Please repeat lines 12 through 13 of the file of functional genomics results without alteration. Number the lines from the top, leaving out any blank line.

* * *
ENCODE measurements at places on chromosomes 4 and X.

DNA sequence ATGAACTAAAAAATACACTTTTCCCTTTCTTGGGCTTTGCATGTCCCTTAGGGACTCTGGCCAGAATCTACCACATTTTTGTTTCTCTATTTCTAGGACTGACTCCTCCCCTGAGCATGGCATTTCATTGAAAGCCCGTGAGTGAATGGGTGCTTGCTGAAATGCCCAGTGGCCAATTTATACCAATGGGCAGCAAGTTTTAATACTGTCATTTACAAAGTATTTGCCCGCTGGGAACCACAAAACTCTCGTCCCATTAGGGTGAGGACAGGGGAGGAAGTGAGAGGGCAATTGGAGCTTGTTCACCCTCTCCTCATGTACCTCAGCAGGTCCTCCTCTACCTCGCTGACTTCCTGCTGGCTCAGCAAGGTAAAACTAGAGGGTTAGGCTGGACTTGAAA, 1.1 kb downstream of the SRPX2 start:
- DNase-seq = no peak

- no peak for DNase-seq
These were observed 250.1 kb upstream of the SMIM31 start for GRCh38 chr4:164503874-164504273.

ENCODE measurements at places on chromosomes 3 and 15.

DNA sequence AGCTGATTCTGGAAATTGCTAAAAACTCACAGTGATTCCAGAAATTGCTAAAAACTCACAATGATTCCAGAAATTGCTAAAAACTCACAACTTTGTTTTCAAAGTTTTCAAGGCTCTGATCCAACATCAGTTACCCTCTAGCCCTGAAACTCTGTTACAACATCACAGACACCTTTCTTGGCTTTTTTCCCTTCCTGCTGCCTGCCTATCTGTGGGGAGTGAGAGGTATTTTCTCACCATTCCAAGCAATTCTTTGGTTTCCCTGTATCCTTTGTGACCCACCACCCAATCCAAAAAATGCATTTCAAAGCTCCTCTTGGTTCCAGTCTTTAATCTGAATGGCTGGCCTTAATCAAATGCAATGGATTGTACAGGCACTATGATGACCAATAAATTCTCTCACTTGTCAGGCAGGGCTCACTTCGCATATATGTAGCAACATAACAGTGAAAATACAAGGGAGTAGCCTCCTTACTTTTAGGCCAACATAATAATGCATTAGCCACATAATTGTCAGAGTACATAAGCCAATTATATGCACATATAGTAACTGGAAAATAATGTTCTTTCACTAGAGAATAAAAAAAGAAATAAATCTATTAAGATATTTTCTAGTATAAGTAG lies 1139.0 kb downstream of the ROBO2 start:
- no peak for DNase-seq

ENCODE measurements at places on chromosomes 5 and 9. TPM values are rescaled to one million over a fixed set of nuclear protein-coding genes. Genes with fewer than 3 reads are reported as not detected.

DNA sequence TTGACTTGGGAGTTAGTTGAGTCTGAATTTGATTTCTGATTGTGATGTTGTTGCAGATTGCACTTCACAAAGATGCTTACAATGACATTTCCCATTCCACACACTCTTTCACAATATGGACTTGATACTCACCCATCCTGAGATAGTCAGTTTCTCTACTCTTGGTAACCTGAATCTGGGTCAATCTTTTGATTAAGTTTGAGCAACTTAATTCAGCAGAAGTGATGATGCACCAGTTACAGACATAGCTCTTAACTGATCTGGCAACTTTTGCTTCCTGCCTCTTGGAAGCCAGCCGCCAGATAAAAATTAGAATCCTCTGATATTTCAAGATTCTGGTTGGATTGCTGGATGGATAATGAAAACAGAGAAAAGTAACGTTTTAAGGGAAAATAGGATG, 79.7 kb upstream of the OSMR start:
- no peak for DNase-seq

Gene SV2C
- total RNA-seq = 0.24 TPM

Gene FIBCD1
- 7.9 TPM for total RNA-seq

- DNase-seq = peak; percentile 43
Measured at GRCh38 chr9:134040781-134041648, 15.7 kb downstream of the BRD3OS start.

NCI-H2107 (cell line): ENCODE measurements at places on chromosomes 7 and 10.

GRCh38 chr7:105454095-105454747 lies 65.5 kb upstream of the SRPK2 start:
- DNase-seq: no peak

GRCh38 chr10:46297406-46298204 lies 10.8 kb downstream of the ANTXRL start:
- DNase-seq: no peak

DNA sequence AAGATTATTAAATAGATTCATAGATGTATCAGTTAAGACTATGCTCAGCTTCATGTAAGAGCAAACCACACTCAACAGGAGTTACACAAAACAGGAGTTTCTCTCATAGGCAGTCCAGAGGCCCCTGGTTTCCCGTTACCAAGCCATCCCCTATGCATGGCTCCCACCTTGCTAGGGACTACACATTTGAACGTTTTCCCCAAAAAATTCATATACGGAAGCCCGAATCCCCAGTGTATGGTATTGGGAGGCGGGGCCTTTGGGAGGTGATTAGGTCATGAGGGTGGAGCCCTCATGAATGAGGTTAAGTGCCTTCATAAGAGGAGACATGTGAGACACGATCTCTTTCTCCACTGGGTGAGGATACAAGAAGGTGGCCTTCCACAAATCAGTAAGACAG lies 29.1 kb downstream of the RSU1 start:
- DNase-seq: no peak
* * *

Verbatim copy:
Gene SV2C
- total RNA-seq = 0.24 TPM